Surgical margin

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Micrograph showing a positive cauterized surgical margin in an adenocarcinoma (center-top of image). H&E stain.

Surgical margin, also known as tumor free margin, free margin, normal skin margin, and normal tissue margin, usually refers to the visible normal tissue or skin margin that is removed with the surgical excision of a tumor, growth, or malignancy.


Surgical margin in a surgery report defines the visible margin or free edge of "normal" tissue seen by the surgeon with the naked eye. Surgical margin as read in a pathology report defines the histological measurement of normal or unaffected tissue surrounding the visible tumor under a microscope on a glass mounted histology section.[1][2] A "narrow" surgical margin implies that the tumor exists very close to the surgical margin, and a "wide" surgical margin implies the tumor exists far from the cut edge or the surgical margin. Narrow surgical margin using the bread loafing technique suggests that residual cancer might be left due to false negative error. A surgeon often will perform a second surgery if a narrow surgical margin is noted on a pathology report.

Associated errors and recurrence rate[edit]

This determination is made with the full understanding of "false negative error" intrinsic in the bread loafing technique of histology (also known as POMA - a term used by the NCCN).[3] The higher the false negative error is, the higher the recurrence rate of a cancer or tumor at the surgical margin. This is due to the misreading of a pathology specimen as being clear of residual tumor, when there is actually residual tumor left where the specimen was not cut and mounted on the histology slide. The "false negative error" is very low in the CCPDMA method of histology processing, and can be very high in the bread loafing (POMA) method of histology processing.[3] In the bread loafing method of processing, one will note a high false negative error rate with narrow surgical margin; and one will note a low false negative error with a wide surgical margin[4] Surgical margin has a much less significant effect on the false negative error rate of CCPDMA methods, allowing the surgeon to routinely use very narrow surgical margins (1 to 2 mm for non-melanoma skin cancer).[4]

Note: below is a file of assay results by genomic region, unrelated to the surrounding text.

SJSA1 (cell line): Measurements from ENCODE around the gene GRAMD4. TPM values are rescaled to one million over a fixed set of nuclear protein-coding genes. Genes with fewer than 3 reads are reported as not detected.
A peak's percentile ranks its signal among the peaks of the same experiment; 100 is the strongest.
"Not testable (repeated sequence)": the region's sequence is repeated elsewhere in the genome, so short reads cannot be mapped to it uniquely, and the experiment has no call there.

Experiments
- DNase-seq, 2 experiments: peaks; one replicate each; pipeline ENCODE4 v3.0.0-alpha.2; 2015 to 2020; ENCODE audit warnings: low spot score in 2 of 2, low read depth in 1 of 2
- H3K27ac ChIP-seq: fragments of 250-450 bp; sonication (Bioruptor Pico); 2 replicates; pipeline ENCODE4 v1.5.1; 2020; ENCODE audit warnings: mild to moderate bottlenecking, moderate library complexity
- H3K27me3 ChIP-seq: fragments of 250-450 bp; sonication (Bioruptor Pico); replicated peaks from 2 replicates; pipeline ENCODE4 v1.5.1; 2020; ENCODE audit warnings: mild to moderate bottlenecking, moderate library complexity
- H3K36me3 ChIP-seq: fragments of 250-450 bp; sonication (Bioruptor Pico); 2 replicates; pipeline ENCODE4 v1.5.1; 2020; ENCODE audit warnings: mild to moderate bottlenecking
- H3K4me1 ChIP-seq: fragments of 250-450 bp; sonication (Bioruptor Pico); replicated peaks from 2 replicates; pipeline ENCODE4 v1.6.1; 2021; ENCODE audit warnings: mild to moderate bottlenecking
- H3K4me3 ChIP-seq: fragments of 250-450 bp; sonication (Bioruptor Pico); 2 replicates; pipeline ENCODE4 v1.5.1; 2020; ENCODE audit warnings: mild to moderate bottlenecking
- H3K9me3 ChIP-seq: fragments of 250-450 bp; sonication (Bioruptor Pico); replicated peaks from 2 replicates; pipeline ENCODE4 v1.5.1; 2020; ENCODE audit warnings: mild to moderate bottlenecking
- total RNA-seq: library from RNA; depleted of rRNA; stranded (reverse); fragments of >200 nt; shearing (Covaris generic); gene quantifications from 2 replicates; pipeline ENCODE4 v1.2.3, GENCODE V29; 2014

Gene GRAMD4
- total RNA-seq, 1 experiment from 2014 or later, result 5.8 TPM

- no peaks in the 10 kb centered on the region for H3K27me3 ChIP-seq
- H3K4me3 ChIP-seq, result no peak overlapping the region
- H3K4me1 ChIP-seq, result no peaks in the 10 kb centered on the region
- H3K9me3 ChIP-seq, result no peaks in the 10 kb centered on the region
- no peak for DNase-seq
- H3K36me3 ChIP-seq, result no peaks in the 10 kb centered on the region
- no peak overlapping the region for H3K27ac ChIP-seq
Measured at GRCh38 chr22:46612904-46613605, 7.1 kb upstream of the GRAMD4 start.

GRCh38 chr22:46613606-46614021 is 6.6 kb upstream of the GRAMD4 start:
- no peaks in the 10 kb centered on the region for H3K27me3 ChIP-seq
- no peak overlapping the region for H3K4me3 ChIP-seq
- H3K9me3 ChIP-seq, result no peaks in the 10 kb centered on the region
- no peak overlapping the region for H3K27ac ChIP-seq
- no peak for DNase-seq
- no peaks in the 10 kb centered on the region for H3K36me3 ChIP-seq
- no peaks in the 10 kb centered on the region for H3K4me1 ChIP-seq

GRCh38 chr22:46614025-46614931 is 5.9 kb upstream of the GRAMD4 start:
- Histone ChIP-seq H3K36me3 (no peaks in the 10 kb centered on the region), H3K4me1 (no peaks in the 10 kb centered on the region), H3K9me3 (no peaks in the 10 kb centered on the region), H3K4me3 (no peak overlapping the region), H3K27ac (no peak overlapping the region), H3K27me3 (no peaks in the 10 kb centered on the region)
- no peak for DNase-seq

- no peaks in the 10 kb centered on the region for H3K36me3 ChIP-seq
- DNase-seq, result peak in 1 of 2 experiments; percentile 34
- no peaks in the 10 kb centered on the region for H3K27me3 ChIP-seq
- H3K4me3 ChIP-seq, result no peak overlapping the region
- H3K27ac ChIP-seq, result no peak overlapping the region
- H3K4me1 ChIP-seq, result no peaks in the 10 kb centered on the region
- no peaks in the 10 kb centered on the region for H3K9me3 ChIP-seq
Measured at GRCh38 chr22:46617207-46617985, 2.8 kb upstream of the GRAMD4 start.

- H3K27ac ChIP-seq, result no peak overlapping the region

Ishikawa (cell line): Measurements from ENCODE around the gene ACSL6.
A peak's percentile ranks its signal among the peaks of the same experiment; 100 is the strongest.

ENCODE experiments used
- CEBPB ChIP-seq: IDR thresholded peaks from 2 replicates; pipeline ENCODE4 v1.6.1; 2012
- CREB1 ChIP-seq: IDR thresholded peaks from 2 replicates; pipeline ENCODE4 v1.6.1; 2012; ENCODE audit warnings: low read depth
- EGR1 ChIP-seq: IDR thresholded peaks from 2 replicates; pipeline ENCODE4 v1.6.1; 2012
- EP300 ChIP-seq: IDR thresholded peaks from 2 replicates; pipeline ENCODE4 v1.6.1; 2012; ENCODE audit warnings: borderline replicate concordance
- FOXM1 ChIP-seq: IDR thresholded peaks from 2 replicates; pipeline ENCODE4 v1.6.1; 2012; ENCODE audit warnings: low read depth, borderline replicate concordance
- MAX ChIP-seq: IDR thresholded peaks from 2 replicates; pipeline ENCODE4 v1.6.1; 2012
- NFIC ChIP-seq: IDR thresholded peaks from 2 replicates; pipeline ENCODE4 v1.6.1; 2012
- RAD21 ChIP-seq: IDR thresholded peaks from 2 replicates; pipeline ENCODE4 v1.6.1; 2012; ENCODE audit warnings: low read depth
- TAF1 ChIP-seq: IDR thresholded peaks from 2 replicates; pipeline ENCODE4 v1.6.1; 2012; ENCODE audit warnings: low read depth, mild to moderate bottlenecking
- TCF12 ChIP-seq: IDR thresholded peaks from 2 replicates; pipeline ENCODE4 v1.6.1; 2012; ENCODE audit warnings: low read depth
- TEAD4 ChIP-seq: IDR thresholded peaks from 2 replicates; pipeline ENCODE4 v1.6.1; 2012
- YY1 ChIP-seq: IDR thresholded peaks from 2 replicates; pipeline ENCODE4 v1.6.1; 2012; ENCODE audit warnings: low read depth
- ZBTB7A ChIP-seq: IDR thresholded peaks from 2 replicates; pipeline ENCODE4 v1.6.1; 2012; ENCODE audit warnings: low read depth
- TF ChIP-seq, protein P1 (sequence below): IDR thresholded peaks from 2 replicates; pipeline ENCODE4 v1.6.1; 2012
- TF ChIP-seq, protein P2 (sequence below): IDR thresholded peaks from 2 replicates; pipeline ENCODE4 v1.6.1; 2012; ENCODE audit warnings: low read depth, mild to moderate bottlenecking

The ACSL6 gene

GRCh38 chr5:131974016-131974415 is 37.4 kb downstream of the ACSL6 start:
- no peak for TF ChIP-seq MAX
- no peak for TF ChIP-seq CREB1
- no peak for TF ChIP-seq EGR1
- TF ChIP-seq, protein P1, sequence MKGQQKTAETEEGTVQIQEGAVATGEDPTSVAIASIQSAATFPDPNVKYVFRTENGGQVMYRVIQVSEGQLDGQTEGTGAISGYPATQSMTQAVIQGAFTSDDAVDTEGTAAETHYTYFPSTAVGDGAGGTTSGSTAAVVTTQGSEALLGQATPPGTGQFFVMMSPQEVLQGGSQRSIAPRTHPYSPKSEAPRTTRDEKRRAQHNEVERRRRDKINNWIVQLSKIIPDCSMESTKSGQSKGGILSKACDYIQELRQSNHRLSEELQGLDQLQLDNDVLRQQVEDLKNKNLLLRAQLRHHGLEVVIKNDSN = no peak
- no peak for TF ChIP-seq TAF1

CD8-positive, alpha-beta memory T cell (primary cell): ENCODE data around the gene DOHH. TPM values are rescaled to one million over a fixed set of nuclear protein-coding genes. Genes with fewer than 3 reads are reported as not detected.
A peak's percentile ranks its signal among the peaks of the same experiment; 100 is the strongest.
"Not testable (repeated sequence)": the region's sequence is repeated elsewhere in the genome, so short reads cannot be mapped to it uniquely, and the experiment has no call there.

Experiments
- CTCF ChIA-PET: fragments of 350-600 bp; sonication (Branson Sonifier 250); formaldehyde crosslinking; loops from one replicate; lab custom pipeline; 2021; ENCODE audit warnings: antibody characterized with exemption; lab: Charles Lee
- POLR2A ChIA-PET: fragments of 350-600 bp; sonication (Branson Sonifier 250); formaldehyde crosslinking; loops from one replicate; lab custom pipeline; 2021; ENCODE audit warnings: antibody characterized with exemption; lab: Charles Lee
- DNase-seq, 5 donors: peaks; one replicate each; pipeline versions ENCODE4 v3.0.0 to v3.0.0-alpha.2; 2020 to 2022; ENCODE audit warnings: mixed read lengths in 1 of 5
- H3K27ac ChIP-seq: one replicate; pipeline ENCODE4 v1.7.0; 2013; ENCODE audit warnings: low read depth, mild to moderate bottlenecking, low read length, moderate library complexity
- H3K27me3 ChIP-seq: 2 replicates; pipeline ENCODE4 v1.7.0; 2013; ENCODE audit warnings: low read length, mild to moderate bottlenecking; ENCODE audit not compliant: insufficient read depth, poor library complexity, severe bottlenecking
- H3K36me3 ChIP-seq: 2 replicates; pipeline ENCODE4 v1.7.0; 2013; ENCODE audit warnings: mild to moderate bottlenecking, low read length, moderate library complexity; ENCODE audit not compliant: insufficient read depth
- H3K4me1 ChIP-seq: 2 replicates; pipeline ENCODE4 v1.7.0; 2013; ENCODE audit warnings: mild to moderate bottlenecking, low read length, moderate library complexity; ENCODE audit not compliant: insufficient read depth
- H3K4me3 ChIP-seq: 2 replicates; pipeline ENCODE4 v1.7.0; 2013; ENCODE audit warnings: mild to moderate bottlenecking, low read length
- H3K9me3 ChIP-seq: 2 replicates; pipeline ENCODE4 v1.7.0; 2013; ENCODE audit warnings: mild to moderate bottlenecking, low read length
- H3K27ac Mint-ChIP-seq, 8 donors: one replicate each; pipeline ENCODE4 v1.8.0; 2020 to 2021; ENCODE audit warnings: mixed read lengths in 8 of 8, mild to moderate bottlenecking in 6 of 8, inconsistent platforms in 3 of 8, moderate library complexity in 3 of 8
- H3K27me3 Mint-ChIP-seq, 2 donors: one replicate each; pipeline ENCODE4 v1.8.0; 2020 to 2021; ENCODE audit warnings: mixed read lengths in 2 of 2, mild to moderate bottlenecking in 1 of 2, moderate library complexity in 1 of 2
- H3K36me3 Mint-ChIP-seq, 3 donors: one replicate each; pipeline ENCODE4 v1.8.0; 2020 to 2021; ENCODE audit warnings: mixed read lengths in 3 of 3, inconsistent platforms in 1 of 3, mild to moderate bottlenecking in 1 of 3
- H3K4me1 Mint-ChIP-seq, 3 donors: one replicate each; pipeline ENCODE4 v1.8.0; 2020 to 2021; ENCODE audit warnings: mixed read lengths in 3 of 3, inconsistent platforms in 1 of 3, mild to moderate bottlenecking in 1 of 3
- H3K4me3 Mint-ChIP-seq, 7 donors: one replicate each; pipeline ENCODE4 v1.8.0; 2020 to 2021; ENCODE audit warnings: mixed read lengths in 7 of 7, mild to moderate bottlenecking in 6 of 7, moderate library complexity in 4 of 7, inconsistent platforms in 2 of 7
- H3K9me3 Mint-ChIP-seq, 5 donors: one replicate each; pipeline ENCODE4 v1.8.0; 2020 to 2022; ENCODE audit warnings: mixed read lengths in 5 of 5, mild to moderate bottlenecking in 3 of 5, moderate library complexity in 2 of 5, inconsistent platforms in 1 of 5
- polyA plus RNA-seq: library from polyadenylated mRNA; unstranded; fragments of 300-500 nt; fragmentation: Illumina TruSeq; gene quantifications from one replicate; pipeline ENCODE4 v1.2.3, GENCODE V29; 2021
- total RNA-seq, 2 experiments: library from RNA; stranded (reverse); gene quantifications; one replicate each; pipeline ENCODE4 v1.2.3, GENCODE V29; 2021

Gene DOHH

1. ^ Maloney, ME., et al. Surgical Dermatopathology. Blackwell Science, 1999. pp. 107-121.
  2. ^ Maxwell, JH; Thompson, LD; Brandwein-Gensler, MS; Weiss, BG; Canis, M; Purgina, B; Prabhu, AV; Lai, C; Shuai, Y; Carroll, WR; Morlandt, A; Duvvuri, U; Kim, S; Johnson, JT; Ferris, RL; Seethala, R; Chiosea, SI (1 December 2015). "Early Oral Tongue Squamous Cell Carcinoma: Sampling of Margins From Tumor Bed and Worse Local Control.". JAMA otolaryngology-- head & neck surgery. 141 (12): 1104–10. PMID 26225798. doi:10.1001/jamaoto.2015.1351. 
  3. ^ a b Tri-Service General Hospital[dead link]
  4. ^ a b Kimyai-Asadi, Arash; Katz, Tracy; Goldberg, Leonard H.; Ayala, Gabriel B.; Wang, Steven Q.; Vujevich, Justin J.; Jih, Ming H. (2007). "Margin Involvement after the Excision of Melanoma in Situ: The Need for Complete En Face Examination of the Surgical Margins". Dermatologic Surgery. 33 (12): 1434–9; discussion 1439–41. PMID 18076608. doi:10.1111/j.1524-4725.2007.33313.x. 

Further reading[edit]

  • Upile, T.; Fisher, C.; Jerjes, W.; El Maaytah, M.; Searle, A.; Archer, D.; Michaels, L.; Rhys-Evans, P.; Hopper, C.; Howard, D.; Wright, A. (2007). "The uncertainty of the surgical margin in the treatment of head and neck cancer". Oral Oncology. 43 (4): 321. PMID 17112772. doi:10.1016/j.oraloncology.2006.08.002.